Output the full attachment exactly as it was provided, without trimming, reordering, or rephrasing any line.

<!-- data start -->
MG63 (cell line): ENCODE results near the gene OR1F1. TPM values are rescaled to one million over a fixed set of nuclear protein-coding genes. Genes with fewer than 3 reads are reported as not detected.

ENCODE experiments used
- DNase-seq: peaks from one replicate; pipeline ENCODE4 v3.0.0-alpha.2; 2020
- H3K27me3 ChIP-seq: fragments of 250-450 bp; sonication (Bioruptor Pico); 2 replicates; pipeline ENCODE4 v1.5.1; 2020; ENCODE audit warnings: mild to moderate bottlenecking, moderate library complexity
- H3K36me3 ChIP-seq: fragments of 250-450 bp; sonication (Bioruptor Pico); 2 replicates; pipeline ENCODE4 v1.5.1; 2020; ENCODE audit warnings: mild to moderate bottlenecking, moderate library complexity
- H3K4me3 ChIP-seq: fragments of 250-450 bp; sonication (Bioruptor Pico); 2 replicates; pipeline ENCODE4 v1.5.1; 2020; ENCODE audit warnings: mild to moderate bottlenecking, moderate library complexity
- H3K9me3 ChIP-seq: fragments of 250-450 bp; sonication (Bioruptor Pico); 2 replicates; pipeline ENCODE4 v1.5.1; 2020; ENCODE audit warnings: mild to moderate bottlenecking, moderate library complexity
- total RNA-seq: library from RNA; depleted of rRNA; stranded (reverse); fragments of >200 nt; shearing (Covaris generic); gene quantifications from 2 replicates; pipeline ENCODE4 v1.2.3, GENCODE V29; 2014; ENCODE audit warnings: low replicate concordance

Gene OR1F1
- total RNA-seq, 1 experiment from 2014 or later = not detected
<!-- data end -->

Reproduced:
MG63 (cell line): ENCODE results near the gene OR1F1. TPM values are rescaled to one million over a fixed set of nuclear protein-coding genes. Genes with fewer than 3 reads are reported as not detected.

ENCODE experiments used
- DNase-seq: peaks from one replicate; pipeline ENCODE4 v3.0.0-alpha.2; 2020
- H3K27me3 ChIP-seq: fragments of 250-450 bp; sonication (Bioruptor Pico); 2 replicates; pipeline ENCODE4 v1.5.1; 2020; ENCODE audit warnings: mild to moderate bottlenecking, moderate library complexity
- H3K36me3 ChIP-seq: fragments of 250-450 bp; sonication (Bioruptor Pico); 2 replicates; pipeline ENCODE4 v1.5.1; 2020; ENCODE audit warnings: mild to moderate bottlenecking, moderate library complexity
- H3K4me3 ChIP-seq: fragments of 250-450 bp; sonication (Bioruptor Pico); 2 replicates; pipeline ENCODE4 v1.5.1; 2020; ENCODE audit warnings: mild to moderate bottlenecking, moderate library complexity
- H3K9me3 ChIP-seq: fragments of 250-450 bp; sonication (Bioruptor Pico); 2 replicates; pipeline ENCODE4 v1.5.1; 2020; ENCODE audit warnings: mild to moderate bottlenecking, moderate library complexity
- total RNA-seq: library from RNA; depleted of rRNA; stranded (reverse); fragments of >200 nt; shearing (Covaris generic); gene quantifications from 2 replicates; pipeline ENCODE4 v1.2.3, GENCODE V29; 2014; ENCODE audit warnings: low replicate concordance

Gene OR1F1
- total RNA-seq, 1 experiment from 2014 or later = not detected